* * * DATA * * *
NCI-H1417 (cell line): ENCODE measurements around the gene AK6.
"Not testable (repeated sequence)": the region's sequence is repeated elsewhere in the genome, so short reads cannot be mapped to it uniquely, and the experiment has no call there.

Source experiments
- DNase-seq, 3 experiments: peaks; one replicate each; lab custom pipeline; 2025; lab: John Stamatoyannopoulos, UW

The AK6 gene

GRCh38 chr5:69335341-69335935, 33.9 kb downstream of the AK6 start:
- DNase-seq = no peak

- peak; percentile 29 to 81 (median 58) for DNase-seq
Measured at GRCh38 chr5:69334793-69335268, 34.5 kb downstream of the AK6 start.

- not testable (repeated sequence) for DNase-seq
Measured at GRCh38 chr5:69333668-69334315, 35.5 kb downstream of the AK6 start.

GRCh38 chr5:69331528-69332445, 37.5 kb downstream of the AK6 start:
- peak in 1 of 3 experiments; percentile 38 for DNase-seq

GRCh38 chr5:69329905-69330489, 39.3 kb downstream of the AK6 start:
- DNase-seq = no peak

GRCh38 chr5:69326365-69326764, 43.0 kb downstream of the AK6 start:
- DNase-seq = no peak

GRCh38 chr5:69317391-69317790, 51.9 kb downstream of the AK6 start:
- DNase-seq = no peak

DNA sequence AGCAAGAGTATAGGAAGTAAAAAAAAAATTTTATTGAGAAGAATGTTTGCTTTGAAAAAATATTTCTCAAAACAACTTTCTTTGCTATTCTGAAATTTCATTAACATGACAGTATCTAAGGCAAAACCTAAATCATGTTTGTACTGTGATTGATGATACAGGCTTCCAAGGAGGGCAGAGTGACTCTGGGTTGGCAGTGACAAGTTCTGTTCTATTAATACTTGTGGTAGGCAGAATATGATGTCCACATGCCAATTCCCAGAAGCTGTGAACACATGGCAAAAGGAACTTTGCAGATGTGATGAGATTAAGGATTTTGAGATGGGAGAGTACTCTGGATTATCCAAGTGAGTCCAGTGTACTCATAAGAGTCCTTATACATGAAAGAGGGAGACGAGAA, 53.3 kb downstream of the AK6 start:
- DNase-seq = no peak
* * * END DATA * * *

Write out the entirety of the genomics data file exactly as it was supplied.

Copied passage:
NCI-H1417 (cell line): ENCODE measurements around the gene AK6.
"Not testable (repeated sequence)": the region's sequence is repeated elsewhere in the genome, so short reads cannot be mapped to it uniquely, and the experiment has no call there.

Source experiments
- DNase-seq, 3 experiments: peaks; one replicate each; lab custom pipeline; 2025; lab: John Stamatoyannopoulos, UW

The AK6 gene

GRCh38 chr5:69335341-69335935, 33.9 kb downstream of the AK6 start:
- DNase-seq = no peak

- peak; percentile 29 to 81 (median 58) for DNase-seq
Measured at GRCh38 chr5:69334793-69335268, 34.5 kb downstream of the AK6 start.

- not testable (repeated sequence) for DNase-seq
Measured at GRCh38 chr5:69333668-69334315, 35.5 kb downstream of the AK6 start.

GRCh38 chr5:69331528-69332445, 37.5 kb downstream of the AK6 start:
- peak in 1 of 3 experiments; percentile 38 for DNase-seq

GRCh38 chr5:69329905-69330489, 39.3 kb downstream of the AK6 start:
- DNase-seq = no peak

GRCh38 chr5:69326365-69326764, 43.0 kb downstream of the AK6 start:
- DNase-seq = no peak

GRCh38 chr5:69317391-69317790, 51.9 kb downstream of the AK6 start:
- DNase-seq = no peak

DNA sequence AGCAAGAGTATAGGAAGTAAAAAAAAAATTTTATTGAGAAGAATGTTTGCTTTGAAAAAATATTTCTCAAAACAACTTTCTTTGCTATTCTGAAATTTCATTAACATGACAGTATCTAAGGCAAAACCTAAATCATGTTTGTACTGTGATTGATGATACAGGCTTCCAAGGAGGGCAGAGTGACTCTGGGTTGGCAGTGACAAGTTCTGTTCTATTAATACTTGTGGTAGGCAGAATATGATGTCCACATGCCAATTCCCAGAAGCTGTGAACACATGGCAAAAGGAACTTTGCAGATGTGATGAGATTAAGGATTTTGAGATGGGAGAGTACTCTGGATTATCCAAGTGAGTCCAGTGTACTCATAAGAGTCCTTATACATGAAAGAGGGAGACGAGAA, 53.3 kb downstream of the AK6 start:
- DNase-seq = no peak